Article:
I’m not someone with an eclectic taste in music or someone who understand the rises and falls in notes like a music connoisseur.
As a kid, overhearing my mom’s Abba collection, particularly Dancing Queen, made me want to grow up to be one someday. I questioned her why The Beatles were called so – why name yourself after insects? Lobo sounded to me like a Bengali’s distortion of a reasonably good name with rolled rounded syllables.
The cadences of gazals that frequently filled our home turned out to be a good lullaby to put me to bed. Those, in fact, were part of my first rendezvous with music.
Soon enough, adolescence set in. So did the heyday for boy bands, Venga boys and Spice Girls. I don’t know what it was – the desire to fit into the ‘90s pop world or just how cute I found Nick Carter or Ronan Keating.
Oh yes! I belong to that generation that hummed “Smile..an everlasting smile” like it was only written for them or “Quit playing games with my heart” when trying to mend a tender broken heart.
I remember saving up to get my first Backstreet Boys Millennium collection or Westlife’s Coast to Coast. It was a transition – I liked falling asleep to a boy singing to me on my Walkman! Ah, the innocent joys of growing up!
Talking of collections, ours was probably the last generation who owned cassettes. Flipping sides, listening to songs in a particular order which soon got pasted to memory, making mix tapes as gifts and decorating the cover; The charm is now lost.
I only see vinyl records and cassettes on retro wallpapers for the new-age gadgets that replace them. My dad used to own a huge record player, and the records are still stacked up in some corner.
The rhythmic sound of the record needle or stylus on the vinyl grooves of the disc, soft in-built yellow lights of the player, huge boxlike speakers overhead, and my dad humming his favorite tune – “Zindagi ek safar hai suhana...yaha kal kya ho kisne jana” on his rocking chair is an abiding memory.
Today, I fancy the old. The classic musty smell of old books, smooth old red wine, crisp old jokes, and the list goes on to include antique working gramophones, Polaroid cameras and music from decades ago.
Billy Joel’s charismatic words were introduced to me in my early twenties, and from then on, it was a journey of discovery. I grew out of my childhood dreams and into adulthood musically too. For me, it is mostly the lyrics that resonate. Van Morrison’s (and a later rendition by Michael Bublé) of Moondance makes me pine for love.
Tracy Chapman’s The Promise and Fast Car, Billy Joel’s Vienna, River of Dreams, Piano Man and so it goes, to name a few, which have left indelible impressions on me.
It will be a shame not to mention Chopin’s classical romantic aura like no other, or the answers (attempt to, in the least) to the ‘life’ questions I found in the intonations and poetry of Pink Floyd and Leonard Cohen.
From my musical bag, which is varied, I have picked ones that would tell a story: The story of my memories. We’ve oft heard how music elevates our moods, making the tough bearable, or just helps one unwind. Yes, it does all of thatt. Most of all, it brings back memories.
“I like to tell a story when I sing,” the legendary Nat King Cole once said. “The story has always fascinated me. I like to make people aware of words. Some singers use words simply to call attention to their voice. I do it the other way around.” I hear him loud and clear.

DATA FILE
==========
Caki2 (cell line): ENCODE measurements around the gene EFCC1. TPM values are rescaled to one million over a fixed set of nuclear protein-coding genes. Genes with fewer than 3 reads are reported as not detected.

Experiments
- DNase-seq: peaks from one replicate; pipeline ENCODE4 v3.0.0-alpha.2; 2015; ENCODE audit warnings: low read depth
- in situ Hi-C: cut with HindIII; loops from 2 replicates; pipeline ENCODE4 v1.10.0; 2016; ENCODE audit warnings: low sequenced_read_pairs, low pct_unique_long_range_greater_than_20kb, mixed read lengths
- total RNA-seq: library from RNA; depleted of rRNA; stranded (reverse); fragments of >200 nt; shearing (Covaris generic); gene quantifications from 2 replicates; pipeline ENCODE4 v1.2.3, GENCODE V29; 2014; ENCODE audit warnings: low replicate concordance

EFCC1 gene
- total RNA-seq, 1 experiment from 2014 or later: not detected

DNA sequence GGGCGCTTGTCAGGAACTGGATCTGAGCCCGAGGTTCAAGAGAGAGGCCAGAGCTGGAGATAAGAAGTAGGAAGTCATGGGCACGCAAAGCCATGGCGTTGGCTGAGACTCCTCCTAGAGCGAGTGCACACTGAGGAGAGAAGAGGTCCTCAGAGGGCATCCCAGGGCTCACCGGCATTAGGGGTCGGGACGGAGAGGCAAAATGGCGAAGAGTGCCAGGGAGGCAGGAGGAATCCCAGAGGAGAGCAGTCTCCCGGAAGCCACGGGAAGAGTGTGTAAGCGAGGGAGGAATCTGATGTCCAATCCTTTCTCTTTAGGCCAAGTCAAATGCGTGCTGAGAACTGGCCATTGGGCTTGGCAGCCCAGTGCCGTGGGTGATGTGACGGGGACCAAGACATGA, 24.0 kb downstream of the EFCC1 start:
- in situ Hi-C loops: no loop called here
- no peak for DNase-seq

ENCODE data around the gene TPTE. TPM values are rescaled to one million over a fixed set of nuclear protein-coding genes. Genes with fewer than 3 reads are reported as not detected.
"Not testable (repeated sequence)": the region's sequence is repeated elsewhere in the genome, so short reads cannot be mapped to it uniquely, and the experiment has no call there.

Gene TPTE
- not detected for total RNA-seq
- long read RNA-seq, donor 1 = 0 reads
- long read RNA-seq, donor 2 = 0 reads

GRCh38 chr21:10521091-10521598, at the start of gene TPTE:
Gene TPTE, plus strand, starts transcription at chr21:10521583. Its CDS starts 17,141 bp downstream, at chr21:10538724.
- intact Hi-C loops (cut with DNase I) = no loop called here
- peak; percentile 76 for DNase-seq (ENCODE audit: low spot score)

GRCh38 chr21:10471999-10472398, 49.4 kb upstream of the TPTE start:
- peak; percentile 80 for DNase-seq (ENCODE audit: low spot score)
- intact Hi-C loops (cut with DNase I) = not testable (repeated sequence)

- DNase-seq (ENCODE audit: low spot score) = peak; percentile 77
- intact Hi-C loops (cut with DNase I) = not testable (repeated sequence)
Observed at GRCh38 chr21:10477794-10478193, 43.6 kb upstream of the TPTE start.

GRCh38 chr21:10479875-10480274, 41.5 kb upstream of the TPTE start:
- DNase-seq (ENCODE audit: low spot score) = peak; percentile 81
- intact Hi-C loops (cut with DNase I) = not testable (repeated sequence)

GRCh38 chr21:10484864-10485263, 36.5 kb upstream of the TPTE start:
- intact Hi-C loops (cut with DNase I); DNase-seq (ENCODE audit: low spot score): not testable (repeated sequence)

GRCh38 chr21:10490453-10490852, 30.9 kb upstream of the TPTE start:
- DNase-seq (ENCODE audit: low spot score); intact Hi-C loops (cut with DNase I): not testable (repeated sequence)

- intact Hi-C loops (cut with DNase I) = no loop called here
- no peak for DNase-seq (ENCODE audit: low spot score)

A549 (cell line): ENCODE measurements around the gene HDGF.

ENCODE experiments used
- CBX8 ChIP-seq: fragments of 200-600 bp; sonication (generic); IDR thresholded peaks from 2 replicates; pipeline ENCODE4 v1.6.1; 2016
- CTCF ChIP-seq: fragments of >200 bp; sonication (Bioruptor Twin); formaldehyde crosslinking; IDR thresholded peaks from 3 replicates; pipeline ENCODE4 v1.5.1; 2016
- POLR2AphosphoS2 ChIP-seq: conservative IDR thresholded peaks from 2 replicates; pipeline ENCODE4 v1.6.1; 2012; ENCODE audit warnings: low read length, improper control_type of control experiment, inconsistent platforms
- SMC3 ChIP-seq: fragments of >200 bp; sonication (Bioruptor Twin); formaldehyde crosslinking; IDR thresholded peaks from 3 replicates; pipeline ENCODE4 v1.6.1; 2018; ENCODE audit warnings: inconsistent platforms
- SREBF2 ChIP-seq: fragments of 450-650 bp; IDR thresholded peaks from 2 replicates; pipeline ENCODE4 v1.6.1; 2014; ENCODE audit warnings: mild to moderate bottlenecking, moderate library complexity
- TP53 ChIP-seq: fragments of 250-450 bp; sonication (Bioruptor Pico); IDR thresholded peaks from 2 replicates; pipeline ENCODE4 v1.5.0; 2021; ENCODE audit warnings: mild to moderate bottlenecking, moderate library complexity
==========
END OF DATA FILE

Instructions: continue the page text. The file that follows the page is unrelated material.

Moments that get buried in your subconscious only to resurface at the very tune of a song. Music is my time machine. Every time I rewind to that day, that moment, that person, and that memory, a song inevitably evokes that.
I’ve heard people talk about “bad tastes” in music. We forget: One man’s treasure is another man’s trash. I’ve come to believe that that’s exceptionally true for music.
I’m not musically inclined but I do enjoy a wide genre and listen with an open mind without much regard to the reviews. I’m amazed at times when I find a connection with the polished and the perceived-to-be crass songs at the same time.
Again, what might be crass to you might be a gem to me for reasons you might not fathom. I unabashedly claim that O-la-la from The Dirty Picture or Chikni Chameli or even Munni Badnaam are some of my recent favorites for the rustic charm that endures in these contemporary songs.
Add to that O Womaniya from Gangs of Wasseypur (yet to be released). In the same breath though, I am an ardent fan of Adele and a bathroom singer of Someone Like You, Rolling in the Deep and Rumor Has It.
To each their own: We have different choices and varied interests. Then why not enjoy what keeps us going and let others revel in theirs, instead of labeling and stereotyping? Well, of course, there may be differences in terms of the quality of music, a singer’s voice and the singing abilities which is fair to judge.
Rebecca Black’s Friday is a classic case of a song all wrong (to my ears) but with approximately 33 million views, I’m dumbfounded. Not all voices are exceptional, some just have an unexplainable connect and that’s it! You just like to come back to that voice or lyrics, or both. Many think Bryan Adams’ songs are corny but that husk in his voice when he sings! To really love a woman and the Spanish guitar in the background always tingle me.
If a tune, song, lyric tells you a story, savor it, despite what others may think of your choice in music. Some memories fade but ones associated with music always come back as vividly as reality.
Try recalling your life experiences through the music you would associate to those times, and I hope you’re pleasantly surprised by what you find.
For me, it’s been a fascinating ride!
The writer is an aspiring and unrelenting story teller.